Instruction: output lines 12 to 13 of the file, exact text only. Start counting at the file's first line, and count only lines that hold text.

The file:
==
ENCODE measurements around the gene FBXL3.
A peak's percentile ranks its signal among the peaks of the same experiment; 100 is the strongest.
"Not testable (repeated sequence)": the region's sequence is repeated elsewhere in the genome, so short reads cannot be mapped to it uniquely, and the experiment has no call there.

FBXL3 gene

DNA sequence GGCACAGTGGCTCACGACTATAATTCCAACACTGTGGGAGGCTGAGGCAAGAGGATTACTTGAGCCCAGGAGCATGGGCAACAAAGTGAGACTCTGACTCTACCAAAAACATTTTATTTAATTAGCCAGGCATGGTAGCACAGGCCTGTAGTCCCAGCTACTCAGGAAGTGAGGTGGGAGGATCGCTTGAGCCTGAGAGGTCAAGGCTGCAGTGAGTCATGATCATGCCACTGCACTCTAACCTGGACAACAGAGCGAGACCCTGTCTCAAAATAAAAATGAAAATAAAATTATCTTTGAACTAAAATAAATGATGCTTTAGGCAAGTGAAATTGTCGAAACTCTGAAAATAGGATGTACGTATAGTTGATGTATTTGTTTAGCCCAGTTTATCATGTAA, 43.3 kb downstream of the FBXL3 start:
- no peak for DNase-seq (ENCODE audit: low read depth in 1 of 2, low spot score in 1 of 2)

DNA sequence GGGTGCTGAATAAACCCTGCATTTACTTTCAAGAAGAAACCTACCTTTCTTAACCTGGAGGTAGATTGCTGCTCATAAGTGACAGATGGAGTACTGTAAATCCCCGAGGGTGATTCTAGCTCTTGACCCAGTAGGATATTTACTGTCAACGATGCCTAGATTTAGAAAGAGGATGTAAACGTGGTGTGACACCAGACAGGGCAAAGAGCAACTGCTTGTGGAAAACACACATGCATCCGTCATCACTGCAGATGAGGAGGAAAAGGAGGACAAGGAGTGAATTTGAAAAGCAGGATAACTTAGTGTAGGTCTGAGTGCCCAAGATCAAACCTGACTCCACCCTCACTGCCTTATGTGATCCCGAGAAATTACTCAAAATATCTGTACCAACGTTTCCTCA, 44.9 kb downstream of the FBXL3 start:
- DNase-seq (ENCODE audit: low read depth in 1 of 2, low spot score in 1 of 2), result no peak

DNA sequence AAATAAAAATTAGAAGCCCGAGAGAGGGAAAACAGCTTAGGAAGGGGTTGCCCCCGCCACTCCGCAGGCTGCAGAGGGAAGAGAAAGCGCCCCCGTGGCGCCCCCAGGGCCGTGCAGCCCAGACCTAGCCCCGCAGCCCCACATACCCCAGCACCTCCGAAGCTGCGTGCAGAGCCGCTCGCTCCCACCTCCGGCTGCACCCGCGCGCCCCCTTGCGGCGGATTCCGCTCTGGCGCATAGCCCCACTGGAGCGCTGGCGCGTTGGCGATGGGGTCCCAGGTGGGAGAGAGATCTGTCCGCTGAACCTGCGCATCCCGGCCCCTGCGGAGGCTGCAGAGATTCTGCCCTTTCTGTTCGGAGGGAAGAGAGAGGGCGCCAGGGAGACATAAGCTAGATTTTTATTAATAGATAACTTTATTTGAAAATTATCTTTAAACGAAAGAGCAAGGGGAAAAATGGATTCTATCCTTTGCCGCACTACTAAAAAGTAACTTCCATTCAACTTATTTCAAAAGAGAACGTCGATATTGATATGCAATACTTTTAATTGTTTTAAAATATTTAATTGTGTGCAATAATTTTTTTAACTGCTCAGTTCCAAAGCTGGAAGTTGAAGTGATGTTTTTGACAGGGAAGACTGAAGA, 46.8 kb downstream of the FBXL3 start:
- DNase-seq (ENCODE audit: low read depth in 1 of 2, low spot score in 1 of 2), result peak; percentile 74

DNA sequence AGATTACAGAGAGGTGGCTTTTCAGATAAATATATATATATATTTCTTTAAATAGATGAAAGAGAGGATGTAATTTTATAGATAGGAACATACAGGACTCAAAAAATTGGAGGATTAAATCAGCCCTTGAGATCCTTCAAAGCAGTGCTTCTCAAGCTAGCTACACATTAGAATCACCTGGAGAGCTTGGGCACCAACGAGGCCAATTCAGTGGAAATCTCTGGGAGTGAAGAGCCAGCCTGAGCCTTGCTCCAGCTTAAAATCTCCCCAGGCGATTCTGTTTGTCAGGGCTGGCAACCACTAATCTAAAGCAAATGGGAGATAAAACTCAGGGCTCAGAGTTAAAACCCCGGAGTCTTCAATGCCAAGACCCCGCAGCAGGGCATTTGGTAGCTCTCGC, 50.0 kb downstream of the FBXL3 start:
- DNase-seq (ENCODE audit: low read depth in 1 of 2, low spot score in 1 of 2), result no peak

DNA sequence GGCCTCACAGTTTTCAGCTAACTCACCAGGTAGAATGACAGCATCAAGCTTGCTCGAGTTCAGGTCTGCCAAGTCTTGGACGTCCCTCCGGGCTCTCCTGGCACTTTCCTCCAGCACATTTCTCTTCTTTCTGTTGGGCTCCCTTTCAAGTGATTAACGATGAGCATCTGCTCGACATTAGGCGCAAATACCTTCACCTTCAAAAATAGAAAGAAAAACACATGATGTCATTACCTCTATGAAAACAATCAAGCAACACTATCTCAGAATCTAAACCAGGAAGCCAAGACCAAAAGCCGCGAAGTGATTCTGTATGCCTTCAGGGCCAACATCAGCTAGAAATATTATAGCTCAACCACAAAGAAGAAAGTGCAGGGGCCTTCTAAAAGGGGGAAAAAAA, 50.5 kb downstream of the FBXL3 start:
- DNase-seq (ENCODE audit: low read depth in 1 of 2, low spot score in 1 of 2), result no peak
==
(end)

- DNase-seq (ENCODE audit: low read depth in 1 of 2, low spot score in 1 of 2), result no peak

DNA sequence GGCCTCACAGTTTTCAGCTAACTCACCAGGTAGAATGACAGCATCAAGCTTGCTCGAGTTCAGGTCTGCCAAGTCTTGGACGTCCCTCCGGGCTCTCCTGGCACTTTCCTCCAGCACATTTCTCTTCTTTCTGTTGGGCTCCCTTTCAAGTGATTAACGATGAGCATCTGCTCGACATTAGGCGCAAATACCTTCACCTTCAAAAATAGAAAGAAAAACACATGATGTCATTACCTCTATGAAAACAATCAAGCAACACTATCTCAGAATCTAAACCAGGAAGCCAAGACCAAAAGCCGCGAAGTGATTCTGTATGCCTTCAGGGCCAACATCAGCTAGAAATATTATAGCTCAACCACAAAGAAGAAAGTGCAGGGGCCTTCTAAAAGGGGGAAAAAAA, 50.5 kb downstream of the FBXL3 start: